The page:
Many project management blogs, including this one, talk a lot about what to do in a specific set of circumstances. We share “tricks of the trade”, ranging from organizational tips to silly little things like using colored dots to mark out where we want to put an outlet or network drop. These kinds of tips help in a lot of ways. They help to make those of us who write feel like we know a few things. They also rarely apply to the specific situations people find themselves in.
Huh? Didn't I just say that these tips help? Well, yes. They do. Kind of.
Lets take the example of using a hand-crossbow to loft a lead-line down a short warehouse space (or any decently long run). The idea's pretty simple. We wrap the end of a short quarrel in a big wad of duct tape. Attach a nylon cord just under the wad. Load, point, shoot. Try not to hit anything important on the other side. Presto, we have a run whipped out in no time flat.
This simple technique relies on at least, in no particular order:
- Access to a hand crossbow
- Understanding of how it works
- Hand-eye coordination
- Willingness to accept risk
- Having a straight line for the run
- The run cannot have long protrusions or be too cluttered with hangers
Now, this is a simple trick which involves a basic application of practical geometry to accomplish a relatively unsophisticated goal. Imagine how much more complex the circumstances surrounding any of the tricks we outline, from using my beloved multi-colored dots to ideas about time management and organization, would look if we wrote them out in a list. Such a list would include political factors, relative levels of communication skill between the among participants, educational achievements, assessments of learning methods applicable to various people on the team, analysis of the physical environment and how it will change over the period during which the advice will come into use, etc.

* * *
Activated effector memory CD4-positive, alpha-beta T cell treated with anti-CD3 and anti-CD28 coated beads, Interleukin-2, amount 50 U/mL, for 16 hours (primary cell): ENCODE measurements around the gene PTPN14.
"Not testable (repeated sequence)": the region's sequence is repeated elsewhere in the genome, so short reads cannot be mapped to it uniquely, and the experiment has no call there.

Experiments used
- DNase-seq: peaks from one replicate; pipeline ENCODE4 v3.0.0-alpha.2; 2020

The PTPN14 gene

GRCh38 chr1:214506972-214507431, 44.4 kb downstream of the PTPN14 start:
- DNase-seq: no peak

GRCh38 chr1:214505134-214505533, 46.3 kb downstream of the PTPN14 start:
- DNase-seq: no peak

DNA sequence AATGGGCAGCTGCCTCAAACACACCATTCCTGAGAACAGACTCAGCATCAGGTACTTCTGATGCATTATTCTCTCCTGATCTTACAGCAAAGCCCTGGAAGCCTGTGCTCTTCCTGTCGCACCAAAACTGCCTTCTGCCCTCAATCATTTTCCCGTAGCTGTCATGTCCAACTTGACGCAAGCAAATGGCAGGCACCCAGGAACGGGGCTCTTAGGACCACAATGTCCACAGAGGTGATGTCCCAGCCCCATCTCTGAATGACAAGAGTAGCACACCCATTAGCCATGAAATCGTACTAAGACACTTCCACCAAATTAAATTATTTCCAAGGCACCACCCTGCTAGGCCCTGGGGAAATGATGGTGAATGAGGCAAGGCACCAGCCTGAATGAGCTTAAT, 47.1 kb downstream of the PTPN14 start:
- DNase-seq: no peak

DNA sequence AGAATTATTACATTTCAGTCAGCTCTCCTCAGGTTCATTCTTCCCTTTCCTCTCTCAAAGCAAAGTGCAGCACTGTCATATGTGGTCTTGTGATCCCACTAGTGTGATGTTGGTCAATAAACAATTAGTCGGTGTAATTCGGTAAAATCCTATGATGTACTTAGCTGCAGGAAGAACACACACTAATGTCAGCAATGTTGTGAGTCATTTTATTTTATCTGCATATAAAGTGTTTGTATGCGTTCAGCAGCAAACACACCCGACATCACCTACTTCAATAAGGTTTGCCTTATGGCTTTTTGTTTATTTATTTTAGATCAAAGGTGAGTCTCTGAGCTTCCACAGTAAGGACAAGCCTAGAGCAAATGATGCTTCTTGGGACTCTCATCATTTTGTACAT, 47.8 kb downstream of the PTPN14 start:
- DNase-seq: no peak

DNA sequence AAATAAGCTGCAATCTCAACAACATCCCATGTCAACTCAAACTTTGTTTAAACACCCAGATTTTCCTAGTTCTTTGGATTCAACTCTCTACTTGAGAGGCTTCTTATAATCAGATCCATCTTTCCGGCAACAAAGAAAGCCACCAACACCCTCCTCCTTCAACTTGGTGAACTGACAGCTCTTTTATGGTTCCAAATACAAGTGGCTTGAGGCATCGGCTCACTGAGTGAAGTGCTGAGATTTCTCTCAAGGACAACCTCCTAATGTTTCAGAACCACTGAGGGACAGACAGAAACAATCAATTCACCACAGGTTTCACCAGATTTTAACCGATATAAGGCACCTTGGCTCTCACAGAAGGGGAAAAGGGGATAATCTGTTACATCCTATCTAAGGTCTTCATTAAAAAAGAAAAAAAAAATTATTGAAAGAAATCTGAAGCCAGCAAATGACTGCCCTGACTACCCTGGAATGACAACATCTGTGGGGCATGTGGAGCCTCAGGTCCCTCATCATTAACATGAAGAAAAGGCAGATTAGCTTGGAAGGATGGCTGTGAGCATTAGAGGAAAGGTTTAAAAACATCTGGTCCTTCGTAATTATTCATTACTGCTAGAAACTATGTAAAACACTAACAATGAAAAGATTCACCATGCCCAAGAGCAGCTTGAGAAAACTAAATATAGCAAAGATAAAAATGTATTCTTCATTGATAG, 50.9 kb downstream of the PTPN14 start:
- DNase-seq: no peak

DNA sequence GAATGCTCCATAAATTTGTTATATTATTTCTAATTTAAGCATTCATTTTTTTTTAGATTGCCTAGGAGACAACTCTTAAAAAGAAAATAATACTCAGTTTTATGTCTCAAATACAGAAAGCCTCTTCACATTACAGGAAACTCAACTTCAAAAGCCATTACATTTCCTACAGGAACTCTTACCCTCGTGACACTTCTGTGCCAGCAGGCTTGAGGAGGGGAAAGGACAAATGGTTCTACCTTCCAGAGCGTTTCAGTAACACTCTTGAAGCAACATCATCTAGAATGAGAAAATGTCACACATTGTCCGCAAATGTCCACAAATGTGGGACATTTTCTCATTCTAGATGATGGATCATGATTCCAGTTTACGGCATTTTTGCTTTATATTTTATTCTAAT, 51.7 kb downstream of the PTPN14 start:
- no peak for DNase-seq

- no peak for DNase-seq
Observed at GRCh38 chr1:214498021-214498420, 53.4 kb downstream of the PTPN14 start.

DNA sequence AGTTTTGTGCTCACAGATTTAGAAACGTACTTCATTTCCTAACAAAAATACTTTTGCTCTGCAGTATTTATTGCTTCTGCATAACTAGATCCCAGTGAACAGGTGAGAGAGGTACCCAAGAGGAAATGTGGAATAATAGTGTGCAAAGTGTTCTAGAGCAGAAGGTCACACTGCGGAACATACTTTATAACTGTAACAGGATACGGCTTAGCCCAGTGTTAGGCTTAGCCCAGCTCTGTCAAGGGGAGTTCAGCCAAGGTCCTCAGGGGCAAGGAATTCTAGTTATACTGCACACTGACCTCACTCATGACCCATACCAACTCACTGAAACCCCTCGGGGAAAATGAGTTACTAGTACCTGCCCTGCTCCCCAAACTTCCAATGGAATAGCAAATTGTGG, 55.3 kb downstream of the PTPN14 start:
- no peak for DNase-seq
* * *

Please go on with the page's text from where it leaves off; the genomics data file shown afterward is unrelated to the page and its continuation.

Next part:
Change one aspect of the circumstance surrounding the advice and it may become completely worthless. Worse, if someone tries to follow the advice they could end up either physically injured (e.g., the fellow who shot himself through the hand with his newly purchased hand crossbow) or in a professional bind. Sometimes the physical injury is the easier of the two to deal with.
That's why I don't give out advice if I can help it.
However, when I receive advice, I try to get the giver to explain to me exactly what circumstances lead up to the solution they describe. Who were they working with? In what capacity? To what degree were they accountable for the political fallout? How much of time did the trick save on the front-end that they had to make up in the back end? Were they even there for the back end? Was the trick useful with executives, other consultants, or factory workers who didn't want to have anything to do with IT in the first place?
Anything less, and I'm not doing myself or the poor person who gave me the advice justice.